Growing up in Salt Lake City, Braxten Ramirez probably never imagined his path in life would lead him 2,300 miles away, to Farmington and UConn. But in his desire to serve others as a physician, he ended up taking that intimidating step, and found himself flourishing.
Ramirez sees the relationship between the patient and the doctor as the heart of the medical experience: in what other field do people literally trust someone else with their lives? As a student at the UConn School of Medicine, he was able to hone that insight alongside his fellow students and influential mentors. Going so far from home might have been a risk, but as he learned, life’s greatest rewards always involve risks.
Why did you choose UConn?
When I was choosing which medical school to attend, UConn had the best reputation. It was intimidating to consider moving across the country after growing up in Salt Lake City through undergrad, but I think it was one of the best decisions I could have made. My wife helped support me through this decision and our relationship has continued to grow throughout our time here in Connecticut and even more now that we have started our little family.
Why did you choose to enter medical school/the field of medicine?
While the cliché response of “desire to serve others” is certainly relevant, the primary driver behind my interest in medicine is the patient-physician relationship. Fostering a relationship with a patient to the point where they’re comfortable with their life in your hands is something that’s unique to medicine. In some scenarios a patient will be meeting a physician for the first time and they will already have this level of trust. Having such a strong impact on a patient’s life is what drove me toward medicine.
What are your plans after graduation?
I will be doing a transitional year at Madigan Army Medical Center in Tacoma, Washington, with plans of pursuing orthopaedics afterwards.
What activities were you involved with as a student?
I was awarded the U.S. Army’s HPSP which paid for my tuition and provided a living stipend. Fortunately the program didn’t require too much time outside of school other than a couple Officer training courses during the time I had off in the summer.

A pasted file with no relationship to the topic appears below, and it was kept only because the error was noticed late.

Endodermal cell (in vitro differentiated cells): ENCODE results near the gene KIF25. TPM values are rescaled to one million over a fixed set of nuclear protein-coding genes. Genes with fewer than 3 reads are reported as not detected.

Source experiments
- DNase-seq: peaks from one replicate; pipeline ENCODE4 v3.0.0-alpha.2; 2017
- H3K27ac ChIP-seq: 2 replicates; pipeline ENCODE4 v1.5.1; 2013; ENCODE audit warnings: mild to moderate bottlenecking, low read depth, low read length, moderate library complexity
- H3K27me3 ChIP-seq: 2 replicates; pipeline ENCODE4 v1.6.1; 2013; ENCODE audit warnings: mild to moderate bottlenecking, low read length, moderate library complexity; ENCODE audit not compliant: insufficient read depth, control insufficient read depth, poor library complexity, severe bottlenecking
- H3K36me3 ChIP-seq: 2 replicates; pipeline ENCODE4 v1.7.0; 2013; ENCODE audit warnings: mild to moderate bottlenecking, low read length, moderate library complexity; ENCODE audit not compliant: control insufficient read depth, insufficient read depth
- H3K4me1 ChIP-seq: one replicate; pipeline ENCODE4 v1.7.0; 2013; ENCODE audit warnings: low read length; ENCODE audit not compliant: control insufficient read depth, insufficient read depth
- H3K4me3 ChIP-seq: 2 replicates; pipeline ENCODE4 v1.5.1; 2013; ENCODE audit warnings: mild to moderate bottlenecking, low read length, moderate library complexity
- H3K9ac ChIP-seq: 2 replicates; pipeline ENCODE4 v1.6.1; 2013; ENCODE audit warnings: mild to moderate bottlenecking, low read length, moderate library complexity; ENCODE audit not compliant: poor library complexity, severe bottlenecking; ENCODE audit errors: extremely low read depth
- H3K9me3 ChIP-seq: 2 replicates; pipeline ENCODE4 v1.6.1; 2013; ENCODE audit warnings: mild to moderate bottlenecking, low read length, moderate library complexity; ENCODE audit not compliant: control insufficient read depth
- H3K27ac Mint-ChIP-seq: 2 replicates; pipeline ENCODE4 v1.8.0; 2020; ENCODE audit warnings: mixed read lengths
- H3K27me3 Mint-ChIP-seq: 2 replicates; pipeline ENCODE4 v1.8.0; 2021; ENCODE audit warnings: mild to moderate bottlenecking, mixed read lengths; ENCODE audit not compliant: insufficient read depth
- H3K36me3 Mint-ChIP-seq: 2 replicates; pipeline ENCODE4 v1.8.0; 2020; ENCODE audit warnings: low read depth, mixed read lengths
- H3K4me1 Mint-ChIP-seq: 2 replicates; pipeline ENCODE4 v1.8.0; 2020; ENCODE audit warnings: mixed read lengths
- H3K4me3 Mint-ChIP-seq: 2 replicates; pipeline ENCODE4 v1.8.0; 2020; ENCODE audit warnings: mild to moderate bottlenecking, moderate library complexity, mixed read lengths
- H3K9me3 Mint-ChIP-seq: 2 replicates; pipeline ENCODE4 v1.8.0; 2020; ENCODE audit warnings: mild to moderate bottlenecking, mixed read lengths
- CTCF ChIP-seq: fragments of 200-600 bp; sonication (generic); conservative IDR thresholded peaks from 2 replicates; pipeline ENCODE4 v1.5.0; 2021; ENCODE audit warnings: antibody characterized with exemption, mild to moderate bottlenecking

I also played in the men’s and intramural indoor soccer league in Farmington. However, our intramural record (0-10) didn’t reflect the level of enjoyment we got out of the season.
How has UConn prepared you for the next chapter in life?
UConn has a strong network in the Northeast medical community. While I hope to expand this network within the military medicine community, I will always have the deeply rooted connections here in the Northeast.
What’s one thing that surprised you about UConn?
I was surprised by how receptive the patient population was to students. UConn students rotate through most of the facilities throughout the Greater Hartford area. It was extremely rare for a patient to not want a student to help with their care. Growing up in Utah I don’t remember seeing many students in the hospital or being part of my family’s care team, but here in Connecticut it seems to be the opposite where it’s rare to not have a student involved in your care.
Any advice for incoming first-year medical students?
Try to gain as much exposure to various specialties early on in your education. This will be key in networking and getting involved in research projects which are essentially a requirement for competitive specialties. For those that feel military medicine may be for them, I recommend considering the HPSP in your branch choice. However, do not let the financial benefits be the primary driver in making this decision and instead focus on military medicine vs traditional medicine.
Who was your favorite mentor and why?
My favorite mentors were Drs. Tom Fromson of West Hartford Pediatrics and Dom Casablanca of Middlesex Health. I was fortunate to be at West Hartford Pediatrics for my longitudinal care site and quickly learned compassionate patient care from Dr. Fromson. One of my favorite experiences throughout medical school has been bringing my son to my former longitudinal care site for his well-visits.
I worked with Dr. Casablanca through a summer preceptorship between MS1 and MS2. This early clinical exposure established a foundation of knowledge that helped develop clinical scenarios for COrE lectures. In COrE I routinely found myself recalling Dr. Casablanca’s voice covering various topics in his office. This early clinical experience helped me develop a deeper level of knowledge by pairing a physical patient with the pathophysiology we covered in class.
What was it like training to be a doctor during a pandemic?
Training throughout the pandemic has helped me become accustomed to the new norm with the emergence of the COVID pandemic. It’s clear COVID-19 forced drastic changes in the way we practice medicine. While we have made steps toward a more normal everyday life, I believe there are some aspects of medicine that won’t go back to how it was prior to the pandemic. Gaining exposure to this early on in my career has helped prepare me for greater success.